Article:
expensive stored procedures from a CPU perspective</td>
 </tr>
</table>'



 /*
 
SQL Server Scheduler Information and NUMA related Information if parent node has more than one vlaue other than 0 and 32 and 64 
then it indicate that you have NUMA architecture available with your server

 */


 

print N'<H3>SQL Server Scheduler stats and NUMA Stats :-</H3>'
print N'<table cellspacing="1" cellpadding="1" border="1">'+
N'<tr><th><strong>Parent Node ID/Text</strong></th>'+
'<th><strong>Scheduler ID</strong></th>'+
'<th><strong>CPU ID</strong></th>'+
'<th><strong>Schedler Status</strong></th>'+
'<th><strong>Is Online</strong></th>'+
'<th><strong>Is Idle</strong></th>'+
'<th><strong>Preemptive Switches Count:-</strong></th>'+
'<th><strong>Context Switches Count:-</strong></th>'+
'<th><strong>Idle Switches Count</strong></th>'+
'<th><strong>Current Tasks Count</strong></th>'+
'<th><strong>Runnable Tasks Count</strong></th>'+
'<th><strong>Current Workers Count</strong></th>'+
'<th><strong>Pending Disk IO Count</strong></th>'+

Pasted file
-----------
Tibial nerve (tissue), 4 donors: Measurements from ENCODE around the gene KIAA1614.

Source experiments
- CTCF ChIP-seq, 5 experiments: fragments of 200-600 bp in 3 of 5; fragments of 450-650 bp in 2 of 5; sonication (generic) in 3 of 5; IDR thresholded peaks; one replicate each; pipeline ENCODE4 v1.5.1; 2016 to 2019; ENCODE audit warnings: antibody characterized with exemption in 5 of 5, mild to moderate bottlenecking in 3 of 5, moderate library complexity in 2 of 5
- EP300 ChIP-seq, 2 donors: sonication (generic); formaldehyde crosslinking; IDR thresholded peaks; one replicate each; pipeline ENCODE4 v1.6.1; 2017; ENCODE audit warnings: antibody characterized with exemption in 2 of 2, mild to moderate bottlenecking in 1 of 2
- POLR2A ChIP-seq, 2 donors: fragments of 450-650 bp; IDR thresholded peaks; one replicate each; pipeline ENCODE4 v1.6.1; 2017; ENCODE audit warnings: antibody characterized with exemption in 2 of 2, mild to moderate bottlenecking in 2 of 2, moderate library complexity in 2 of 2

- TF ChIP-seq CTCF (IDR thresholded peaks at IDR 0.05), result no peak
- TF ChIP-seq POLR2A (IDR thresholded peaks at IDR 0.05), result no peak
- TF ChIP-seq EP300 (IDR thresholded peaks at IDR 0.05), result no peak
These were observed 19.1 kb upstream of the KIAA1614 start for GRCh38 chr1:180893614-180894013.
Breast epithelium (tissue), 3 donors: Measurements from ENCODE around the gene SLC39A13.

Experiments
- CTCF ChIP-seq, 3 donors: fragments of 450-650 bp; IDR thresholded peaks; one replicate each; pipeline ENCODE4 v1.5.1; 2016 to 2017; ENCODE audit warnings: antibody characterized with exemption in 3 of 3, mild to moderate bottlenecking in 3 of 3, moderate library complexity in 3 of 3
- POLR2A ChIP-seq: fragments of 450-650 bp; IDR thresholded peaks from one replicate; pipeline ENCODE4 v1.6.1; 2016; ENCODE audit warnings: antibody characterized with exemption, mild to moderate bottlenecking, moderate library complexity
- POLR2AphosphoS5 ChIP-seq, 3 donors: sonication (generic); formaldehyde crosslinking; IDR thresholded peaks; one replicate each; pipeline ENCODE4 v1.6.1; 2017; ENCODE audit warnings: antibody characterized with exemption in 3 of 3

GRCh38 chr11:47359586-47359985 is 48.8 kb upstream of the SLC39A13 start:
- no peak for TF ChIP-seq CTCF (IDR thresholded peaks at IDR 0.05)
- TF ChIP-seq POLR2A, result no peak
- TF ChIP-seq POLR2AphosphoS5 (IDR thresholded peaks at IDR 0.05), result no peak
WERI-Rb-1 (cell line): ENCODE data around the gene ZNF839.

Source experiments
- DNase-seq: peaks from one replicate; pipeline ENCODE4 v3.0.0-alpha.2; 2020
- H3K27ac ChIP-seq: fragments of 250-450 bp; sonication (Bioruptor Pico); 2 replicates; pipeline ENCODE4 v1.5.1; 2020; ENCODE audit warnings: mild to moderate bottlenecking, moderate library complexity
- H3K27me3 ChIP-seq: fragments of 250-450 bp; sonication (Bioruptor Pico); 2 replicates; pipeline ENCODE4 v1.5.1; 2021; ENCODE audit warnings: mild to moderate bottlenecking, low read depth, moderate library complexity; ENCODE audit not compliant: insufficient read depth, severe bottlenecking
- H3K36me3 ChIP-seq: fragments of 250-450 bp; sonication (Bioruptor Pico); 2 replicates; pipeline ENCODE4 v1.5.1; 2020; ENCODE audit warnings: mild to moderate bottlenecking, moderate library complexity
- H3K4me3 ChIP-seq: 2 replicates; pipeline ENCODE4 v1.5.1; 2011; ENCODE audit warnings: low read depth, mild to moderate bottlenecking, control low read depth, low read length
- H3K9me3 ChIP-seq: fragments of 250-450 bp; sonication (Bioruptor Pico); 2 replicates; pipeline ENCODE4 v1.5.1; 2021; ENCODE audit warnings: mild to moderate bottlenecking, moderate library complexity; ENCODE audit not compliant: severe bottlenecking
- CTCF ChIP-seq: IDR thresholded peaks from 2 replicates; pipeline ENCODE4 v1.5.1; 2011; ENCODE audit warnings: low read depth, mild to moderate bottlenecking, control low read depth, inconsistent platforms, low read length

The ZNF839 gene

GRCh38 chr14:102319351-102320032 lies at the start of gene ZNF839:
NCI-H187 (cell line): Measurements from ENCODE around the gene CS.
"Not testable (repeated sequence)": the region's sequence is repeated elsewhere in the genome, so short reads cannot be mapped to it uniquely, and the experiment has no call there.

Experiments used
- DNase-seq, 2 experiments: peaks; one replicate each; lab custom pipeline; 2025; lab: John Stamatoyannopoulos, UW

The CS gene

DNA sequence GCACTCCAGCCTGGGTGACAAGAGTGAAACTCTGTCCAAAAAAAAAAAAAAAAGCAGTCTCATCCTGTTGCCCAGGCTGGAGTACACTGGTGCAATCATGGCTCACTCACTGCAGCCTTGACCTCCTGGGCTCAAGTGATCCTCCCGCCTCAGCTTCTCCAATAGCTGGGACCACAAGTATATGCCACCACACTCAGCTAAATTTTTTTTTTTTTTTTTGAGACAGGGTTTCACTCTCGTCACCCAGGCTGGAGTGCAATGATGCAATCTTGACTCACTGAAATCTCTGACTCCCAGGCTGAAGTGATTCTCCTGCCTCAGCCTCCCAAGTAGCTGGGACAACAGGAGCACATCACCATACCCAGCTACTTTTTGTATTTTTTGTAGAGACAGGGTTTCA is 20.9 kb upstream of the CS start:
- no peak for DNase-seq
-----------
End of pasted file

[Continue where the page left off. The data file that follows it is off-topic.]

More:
'<th><strong>Failed to Create Workerthread Count</strong></th>'+
N'<th><strong>Active Workers Count</strong></th></tr>'

declare cur_sqlschedule_info cursor for 
select parent_node_id,scheduler_id,cpu_id,status,is_online,is_idle,
preemptive_switches_count,
context_switches_count,
idle_switches_count,
current_tasks_count,
runnable_tasks_count,
current_workers_count,
active_workers_count,
pending_disk_io_count,
failed_to_create_worker

 from sys.dm_os_schedulers

 open cur_sqlschedule_info
 fetch from cur_sqlschedule_info into 
  @sqlschedule_parenenodeid,
  @sqlschedule_schdulerid,
  @sqlschedule_cpuid,
  @sqlschedule_status,
  @sqlschedule_isonline ,
  @sqlschedule_isidle ,
  @sqlschedule_preemptiveswtichescounts ,
  @sqlschedule_contextswtichescounts ,
  @sqlschedule_idleswtichescounts ,
  @sqlschedule_currenttaskcounts ,
  @sqlschedule_runnabletaskcounts ,
  @sqlschedule_currentworkercounts ,
  @sqlschedule_activeworkercounts,
  @sqlschedule_pendingiocounts,